Cherokee Nation joins the fight to save the Yellowstone grizzly from gunsight "management"
Dr. Servheen, can 315,000 tribal people be wrong on delisting the Yellowstone grizzly?
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CHEROKEE NATION “URGES” SECRETARY JEWELL AND US FISH & WILDLIFE SERVICE TO “COMMENCE TRIBAL CONSULTATION” AND WARNS OF IMPACTS ON THE GRIZZLY’S SURVIVAL IF DELISTED
TAHLEQUAH, OKLAHOMA — The largest Tribal Nation in North America has declared its support for GOAL Tribal Coalition and the Tribal Nations that stand in opposition to the US Fish and Wildlife Service’s proposed delisting of the Yellowstone grizzly bear.
“On behalf of the Cherokee Nation, I join other tribal leaders in expressing concerns about the US Fish and Wildlife Service’s (FWS) efforts to remove federal protections pursuant to the Endangered Species Act (ESA) for the Yellowstone grizzly bear,” begins Cherokee Nation Principal Chief, Bill John Baker, in a letter to Interior Secretary Sally Jewell and FWS Director Dan Ashe.
The 315,000 strong Cherokee Nation joined the united tribal effort to preserve ESA status for the Yellowstone grizzly bear following a process that was initiated by a meeting at the tribe’s headquarters in Tahlequah, Oklahoma between Cherokee Nation officials and GOAL Tribal Coalition in January.
Director of Cherokee Nation Natural Resources, Gunter Gulager, chaired the meeting.
“For many Indian tribes, the grizzly bear is sacred and has a significant place in their cultures and ceremonial ways of life,” Principal Chief Baker informs Secretary Jewell in the Cherokee Nation’s letter.
Cherokee society is comprised of seven matrilineal clans, the oldest of which is considered to be the Bear Clan, a subdivision of the Blue Clan.
Though more familiar with black bears in their historic and ancestral territory, the Cherokee identified the “Great White Bear,” the grizzly, as the chief of all bears, and bears as the “chief tribe” among the animal nations.
In common with many tribes, Cherokee traditions relate how the Great Bear was a benevolent teacher, and introduced the Cherokee to important food sources and medicine ways. The Cherokee Bear Dance was performed to protect tribal members from diseases carried by European immigrants.
In the Cherokee Nation’s letter, Principal Chief Baker focuses on FWS’s lack of meaningful tribal consultation.
“I understand this action is being taken without FWS engaging in formal tribal consultation in accordance with Executive Order 13175 and other policies,” he writes.
“This administration has engaged in tribal consultation on federal policy decisions that have tribal implications at historic levels,” Principal Chief Baker continues. “Fulfillment of this commitment on FWS’s effort to delist the Yellowstone grizzly bear is consistent with Executive Order 13175 and other policies that strengthen the government-to-government relationship between the federal government and Indian tribes.”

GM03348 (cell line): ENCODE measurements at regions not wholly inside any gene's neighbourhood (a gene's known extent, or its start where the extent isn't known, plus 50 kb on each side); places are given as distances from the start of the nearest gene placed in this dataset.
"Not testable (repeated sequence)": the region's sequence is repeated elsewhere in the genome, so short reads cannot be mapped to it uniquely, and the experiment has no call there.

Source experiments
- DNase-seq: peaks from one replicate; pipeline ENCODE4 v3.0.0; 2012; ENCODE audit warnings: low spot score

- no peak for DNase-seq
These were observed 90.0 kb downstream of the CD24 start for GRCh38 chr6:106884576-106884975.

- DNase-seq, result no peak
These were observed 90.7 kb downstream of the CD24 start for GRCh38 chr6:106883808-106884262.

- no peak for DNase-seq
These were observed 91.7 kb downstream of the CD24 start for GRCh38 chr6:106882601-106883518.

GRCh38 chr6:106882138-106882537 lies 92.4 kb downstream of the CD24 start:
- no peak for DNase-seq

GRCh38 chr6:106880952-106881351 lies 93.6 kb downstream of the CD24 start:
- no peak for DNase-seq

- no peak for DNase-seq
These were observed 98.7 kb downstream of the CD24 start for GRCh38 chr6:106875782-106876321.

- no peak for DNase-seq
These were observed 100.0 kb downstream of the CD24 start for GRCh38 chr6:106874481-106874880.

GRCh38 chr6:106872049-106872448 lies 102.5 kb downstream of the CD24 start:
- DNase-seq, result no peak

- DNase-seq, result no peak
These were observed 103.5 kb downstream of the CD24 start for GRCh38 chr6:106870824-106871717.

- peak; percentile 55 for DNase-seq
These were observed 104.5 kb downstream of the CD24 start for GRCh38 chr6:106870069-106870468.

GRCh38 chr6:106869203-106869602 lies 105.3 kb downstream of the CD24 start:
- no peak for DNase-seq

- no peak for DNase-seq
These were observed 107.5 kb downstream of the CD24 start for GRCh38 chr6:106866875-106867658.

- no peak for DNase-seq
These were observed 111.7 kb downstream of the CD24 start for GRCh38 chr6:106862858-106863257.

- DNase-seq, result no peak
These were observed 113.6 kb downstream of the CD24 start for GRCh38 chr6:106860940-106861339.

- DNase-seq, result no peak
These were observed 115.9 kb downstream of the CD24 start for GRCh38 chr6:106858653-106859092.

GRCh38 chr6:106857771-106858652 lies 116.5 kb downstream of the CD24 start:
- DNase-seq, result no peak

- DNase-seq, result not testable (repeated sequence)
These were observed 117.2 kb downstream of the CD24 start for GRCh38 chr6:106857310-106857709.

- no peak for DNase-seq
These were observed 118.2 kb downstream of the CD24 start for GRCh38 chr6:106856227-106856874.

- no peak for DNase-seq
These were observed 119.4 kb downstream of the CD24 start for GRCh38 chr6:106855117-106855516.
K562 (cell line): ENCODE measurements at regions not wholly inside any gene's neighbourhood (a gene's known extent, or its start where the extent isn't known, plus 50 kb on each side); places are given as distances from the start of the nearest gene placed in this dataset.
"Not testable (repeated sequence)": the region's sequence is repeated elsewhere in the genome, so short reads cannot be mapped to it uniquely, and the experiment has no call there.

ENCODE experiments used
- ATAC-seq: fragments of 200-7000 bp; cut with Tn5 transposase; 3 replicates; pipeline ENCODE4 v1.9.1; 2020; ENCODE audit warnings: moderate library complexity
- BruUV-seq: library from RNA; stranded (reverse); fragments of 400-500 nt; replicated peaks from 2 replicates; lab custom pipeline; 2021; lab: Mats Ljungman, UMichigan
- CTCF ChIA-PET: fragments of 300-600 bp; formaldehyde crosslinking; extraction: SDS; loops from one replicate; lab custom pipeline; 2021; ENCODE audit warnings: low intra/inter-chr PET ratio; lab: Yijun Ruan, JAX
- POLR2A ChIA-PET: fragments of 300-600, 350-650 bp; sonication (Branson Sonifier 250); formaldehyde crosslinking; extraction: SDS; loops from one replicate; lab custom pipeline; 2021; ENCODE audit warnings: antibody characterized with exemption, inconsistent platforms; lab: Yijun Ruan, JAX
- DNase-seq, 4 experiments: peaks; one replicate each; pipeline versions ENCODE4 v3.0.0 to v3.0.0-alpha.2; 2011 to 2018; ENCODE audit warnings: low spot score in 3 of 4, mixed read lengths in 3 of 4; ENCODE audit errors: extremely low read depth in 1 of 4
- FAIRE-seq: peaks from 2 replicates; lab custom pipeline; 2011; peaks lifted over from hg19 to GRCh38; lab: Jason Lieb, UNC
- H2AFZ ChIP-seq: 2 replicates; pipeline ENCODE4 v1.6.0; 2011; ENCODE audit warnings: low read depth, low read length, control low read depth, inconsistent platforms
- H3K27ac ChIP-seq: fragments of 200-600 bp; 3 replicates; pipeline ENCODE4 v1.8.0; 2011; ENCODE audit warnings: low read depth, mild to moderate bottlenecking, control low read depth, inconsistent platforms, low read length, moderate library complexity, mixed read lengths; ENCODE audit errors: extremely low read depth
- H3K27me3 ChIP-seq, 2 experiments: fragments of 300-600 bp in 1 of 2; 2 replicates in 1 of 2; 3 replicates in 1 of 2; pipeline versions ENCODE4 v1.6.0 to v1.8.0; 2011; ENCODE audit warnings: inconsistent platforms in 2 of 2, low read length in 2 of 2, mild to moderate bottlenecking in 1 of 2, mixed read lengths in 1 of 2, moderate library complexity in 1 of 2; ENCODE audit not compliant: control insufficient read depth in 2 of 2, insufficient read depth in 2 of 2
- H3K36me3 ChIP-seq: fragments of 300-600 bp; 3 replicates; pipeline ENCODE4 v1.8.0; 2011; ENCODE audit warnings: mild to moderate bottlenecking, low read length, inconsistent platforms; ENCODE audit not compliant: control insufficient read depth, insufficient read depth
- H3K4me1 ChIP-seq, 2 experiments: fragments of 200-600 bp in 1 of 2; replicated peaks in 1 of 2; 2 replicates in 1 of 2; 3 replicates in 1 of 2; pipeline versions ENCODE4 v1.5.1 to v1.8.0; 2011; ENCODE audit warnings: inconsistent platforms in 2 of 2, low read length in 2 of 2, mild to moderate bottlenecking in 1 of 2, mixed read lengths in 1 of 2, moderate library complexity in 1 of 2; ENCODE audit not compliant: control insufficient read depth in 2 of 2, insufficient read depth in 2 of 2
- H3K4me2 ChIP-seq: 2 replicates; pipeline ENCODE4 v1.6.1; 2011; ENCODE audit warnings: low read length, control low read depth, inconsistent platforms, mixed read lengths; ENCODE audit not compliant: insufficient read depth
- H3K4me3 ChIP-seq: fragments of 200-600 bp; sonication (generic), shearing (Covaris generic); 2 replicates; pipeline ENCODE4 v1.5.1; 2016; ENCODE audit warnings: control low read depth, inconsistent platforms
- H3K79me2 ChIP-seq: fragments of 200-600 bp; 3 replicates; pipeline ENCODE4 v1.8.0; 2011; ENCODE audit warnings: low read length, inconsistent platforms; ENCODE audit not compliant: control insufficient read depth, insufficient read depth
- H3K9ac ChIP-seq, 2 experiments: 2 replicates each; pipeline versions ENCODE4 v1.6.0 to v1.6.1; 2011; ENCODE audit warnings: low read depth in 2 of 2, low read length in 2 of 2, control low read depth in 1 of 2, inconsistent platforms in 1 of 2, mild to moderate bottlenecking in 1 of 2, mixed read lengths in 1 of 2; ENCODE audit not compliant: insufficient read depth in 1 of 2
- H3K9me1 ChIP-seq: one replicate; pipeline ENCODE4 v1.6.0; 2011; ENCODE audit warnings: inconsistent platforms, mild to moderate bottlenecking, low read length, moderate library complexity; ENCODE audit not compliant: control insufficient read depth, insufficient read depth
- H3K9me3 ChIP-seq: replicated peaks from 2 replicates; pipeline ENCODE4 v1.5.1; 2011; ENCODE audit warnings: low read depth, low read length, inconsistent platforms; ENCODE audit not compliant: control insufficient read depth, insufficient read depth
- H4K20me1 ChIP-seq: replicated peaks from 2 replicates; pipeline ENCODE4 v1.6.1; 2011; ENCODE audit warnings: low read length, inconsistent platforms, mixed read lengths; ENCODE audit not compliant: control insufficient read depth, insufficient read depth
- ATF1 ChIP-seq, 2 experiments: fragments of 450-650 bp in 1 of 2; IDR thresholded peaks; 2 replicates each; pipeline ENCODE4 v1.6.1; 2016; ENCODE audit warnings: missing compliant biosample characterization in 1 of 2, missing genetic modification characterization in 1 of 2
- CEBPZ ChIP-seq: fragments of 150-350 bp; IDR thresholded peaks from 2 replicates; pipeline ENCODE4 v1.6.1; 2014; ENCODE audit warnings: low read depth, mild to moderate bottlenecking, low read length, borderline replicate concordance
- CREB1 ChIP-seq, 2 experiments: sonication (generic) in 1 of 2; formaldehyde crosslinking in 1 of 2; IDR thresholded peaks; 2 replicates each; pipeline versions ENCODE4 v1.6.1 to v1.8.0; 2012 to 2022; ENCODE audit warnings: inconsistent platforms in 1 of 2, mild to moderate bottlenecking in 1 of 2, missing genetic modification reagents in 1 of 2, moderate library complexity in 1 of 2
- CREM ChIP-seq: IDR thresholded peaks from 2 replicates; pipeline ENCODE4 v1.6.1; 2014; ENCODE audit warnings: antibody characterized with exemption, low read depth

The Cherokee Nation reminds Secretary Jewell that, “only 2 percent of the historic population of grizzlies exists today, and they survive on less than 2 percent of their original range.”
Director Gulager related the State of Wyoming’s hostile attitude towards grizzly bears to that of Montana’s toward the buffalo over the last twenty-years.
“We understand what solidarity is, and how important it is to support those tribes on the frontlines of this issue,” Gulager told GOAL, while expressing how the Cherokee Nation wanted to save the Great Bear from being managed down the state sanctioned barrels of trophy hunters’ guns.
If the Yellowstone grizzly bear is delisted the states of Wyoming, Montana and Idaho will sell high-dollar grizzly trophy hunts across a landscape defined by a multitude of sacred sites that 26 tribes have traditional ceremonial and ancestral connections to.
“The grizzly bear is a living spirit that is a part of our ceremonies and our ancestors have been using the medicine given by the grizzly bear for generations,” explains Chief Arvol Looking Horse, 19th Generation Keeper of the Sacred White Buffalo Calf Pipe.
“We talk about harmony, balance, understanding and the sacred relationship between all things, while others talk about trophy hunting. Even the white ones that are born, the sacred messengers of Unci Maka, our Grandmother Earth, are being killed and will continue to be killed if this abuse is not stopped. My heart is heavy because of this,’” says Chief Looking Horse.
One of Indian Country’s most recognizable spiritual leaders, Chief Looking Horse opposes the delisting and the subsequent trophy hunting of the grizzly, and instead advocates for the grizzly to be returned to vast swathes of biologically suitable habitat that it roamed pre-European contact.
“We urge the FWS to commence tribal consultation so tribal concerns on the impact of delisting grizzly bears and potential impacts on their survival will be considered,” implores Principal Chief Baker.
GOAL (Guardians of Our Ancestors’ Legacy) Tribal Coalition has liaised with prominent spiritual leaders, elders and tribal governments to form an alliance against delisting the Yellowstone grizzly bear, citing spiritual, sovereignty and treaty violations among its concerns. The coalition now stands at 33 Tribal Nations.
Cherokee Principal Chief Bill John Baker